Internment and Deportation

In our modern day and age, organized mass migrations are hardly imaginable without making use of an extensive camp system. On the whole, an estimated 350,000 persons (mostly Germans, but also actual and alleged Czech "collaborators") were interned in camp-like places for an extended period of time. The number of facilities serving this purpose ran in the hundreds. Especially in the first year after the war, living conditions in the camps were appalling. According to Czech estimates, a minimum of 6,000 to 7,000 deaths occurred there in the entire period from 1945 to 1948. The total number of lives lost due to the anti-German persecution measures between 1945 and 1948 has been much disputed in the past. Certain circles in Germany and Austria still claim a number of casualties of more than 220,000. This figure, however, corresponds to statistic extrapolations using many variables and nowadays is considered highly exaggerated among historians. Czech research, which starts out from actually verifiable deaths, estimates that the number of German victims of expulsion, persecution, internment and forced labour runs to somewhere between 15,000 and 30,000.

After the early termination of the "transfer", more than 200,000 Germans still remained in the Bohemian lands at the end of 1946. The majority had been allowed to stay for economic reasons. The people tolerated because of their political loyalty only constituted a small part of the group. The overwhelming majority of Germans acknowledged as "anti-fascists" had "voluntarily" decided to let themselves be resettled because of the many and diverse types of social harassment that they had been subjected even though regulations concerning them read differently and because of intentionally drawn-out citizenship confirmation procedures. Quite a number of Hitler's opponents whose loyalty to the Czechoslovak state could not be doubted by anyone, still had their property confiscated or were never granted the status of anti-fascists due to the strict criteria imposed by the state and thus were transported to Germany in the usual cattle cars. For the German-speaking Jews who had survived the Holocaust, the situation was hardly any easier. Only as late as September 1946, when it was too late for many of them, were Jews generally excluded from the deportation rule. After that, the majority of those who still remained in the country emigrated voluntarily.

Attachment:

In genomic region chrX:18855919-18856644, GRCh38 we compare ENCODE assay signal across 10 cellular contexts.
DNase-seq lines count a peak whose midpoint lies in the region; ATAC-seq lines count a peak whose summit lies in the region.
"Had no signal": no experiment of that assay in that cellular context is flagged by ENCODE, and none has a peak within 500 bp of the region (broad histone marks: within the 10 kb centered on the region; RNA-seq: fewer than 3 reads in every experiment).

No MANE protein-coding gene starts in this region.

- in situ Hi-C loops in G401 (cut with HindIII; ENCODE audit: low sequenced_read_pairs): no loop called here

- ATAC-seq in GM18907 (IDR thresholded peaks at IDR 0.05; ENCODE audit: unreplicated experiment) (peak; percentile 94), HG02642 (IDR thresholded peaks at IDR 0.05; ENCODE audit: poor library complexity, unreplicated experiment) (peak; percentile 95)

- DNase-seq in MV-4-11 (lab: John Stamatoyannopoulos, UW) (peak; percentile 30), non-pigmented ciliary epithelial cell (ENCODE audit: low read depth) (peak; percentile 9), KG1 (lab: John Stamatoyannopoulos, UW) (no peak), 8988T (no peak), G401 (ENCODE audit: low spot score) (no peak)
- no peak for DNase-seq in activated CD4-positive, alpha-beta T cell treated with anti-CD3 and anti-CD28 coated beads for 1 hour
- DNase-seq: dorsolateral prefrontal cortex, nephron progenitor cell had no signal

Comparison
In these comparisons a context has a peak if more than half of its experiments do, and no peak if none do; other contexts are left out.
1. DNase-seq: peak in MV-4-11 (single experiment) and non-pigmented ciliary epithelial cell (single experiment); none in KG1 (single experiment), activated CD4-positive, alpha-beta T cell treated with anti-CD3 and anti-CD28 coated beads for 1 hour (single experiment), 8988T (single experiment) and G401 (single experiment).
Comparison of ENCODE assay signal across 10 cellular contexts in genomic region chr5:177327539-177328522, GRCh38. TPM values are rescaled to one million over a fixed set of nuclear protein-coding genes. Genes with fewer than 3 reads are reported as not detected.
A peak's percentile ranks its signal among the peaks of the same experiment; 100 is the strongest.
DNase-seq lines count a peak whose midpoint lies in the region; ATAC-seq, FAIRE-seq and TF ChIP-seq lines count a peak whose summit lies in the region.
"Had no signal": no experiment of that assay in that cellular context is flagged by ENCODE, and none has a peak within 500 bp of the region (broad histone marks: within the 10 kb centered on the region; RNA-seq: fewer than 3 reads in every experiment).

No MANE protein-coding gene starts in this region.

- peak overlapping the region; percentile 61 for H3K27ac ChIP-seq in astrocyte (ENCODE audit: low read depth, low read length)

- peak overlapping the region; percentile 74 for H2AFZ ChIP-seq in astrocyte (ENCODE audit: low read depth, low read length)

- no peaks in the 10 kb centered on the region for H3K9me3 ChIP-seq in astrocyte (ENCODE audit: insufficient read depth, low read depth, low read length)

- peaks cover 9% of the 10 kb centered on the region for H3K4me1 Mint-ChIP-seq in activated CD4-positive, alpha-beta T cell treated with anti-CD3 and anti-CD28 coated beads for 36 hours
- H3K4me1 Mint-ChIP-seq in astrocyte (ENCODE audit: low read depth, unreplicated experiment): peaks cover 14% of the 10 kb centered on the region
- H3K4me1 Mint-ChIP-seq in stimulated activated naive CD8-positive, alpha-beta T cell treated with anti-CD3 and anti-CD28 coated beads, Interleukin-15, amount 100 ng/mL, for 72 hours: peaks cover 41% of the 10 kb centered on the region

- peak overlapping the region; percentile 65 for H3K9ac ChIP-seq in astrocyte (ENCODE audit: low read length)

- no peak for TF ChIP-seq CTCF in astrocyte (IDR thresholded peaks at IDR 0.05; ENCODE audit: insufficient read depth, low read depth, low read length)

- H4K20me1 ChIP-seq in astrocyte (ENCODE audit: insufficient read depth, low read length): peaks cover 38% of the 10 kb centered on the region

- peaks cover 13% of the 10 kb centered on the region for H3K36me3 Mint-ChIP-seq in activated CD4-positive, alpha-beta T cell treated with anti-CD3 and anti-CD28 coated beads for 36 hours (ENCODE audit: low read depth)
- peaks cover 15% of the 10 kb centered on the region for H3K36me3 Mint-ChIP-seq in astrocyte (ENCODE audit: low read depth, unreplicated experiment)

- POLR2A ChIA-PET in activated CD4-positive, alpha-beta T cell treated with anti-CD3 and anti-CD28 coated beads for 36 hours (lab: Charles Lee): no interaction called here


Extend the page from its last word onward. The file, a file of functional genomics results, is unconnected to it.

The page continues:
In 1947/48, Prague tried to solve the problem of the remaining Germans by some sort of "domestic deportation". In the medium term, all Germans remaining in the Sudeten region were to be "dispersed" by families in the traditionally Czech lands of Central Bohemia and Moravia and assimilated there. This intention was realized in up to 40,000 cases, but only for a minority of the relocated was the deportation within their own country a permanent move. The definite change of course concerning the nationality policy in the early 1950s, preceded by the creation of the "brother state", the GDR, meant that the principally repressive policy could not be continued any longer. The forced relocation of several thousand Sudeten German families to the uranium mining region near St. Joachimsthal in the Ore Mountains in 1948, however, was more permanent.